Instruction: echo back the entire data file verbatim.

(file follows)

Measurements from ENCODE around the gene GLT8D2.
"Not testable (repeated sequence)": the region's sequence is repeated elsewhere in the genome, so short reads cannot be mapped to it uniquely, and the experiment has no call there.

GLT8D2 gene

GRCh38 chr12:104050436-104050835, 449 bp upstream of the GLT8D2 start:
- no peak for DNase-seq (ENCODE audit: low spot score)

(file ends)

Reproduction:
Measurements from ENCODE around the gene GLT8D2.
"Not testable (repeated sequence)": the region's sequence is repeated elsewhere in the genome, so short reads cannot be mapped to it uniquely, and the experiment has no call there.

GLT8D2 gene

GRCh38 chr12:104050436-104050835, 449 bp upstream of the GLT8D2 start:
- no peak for DNase-seq (ENCODE audit: low spot score)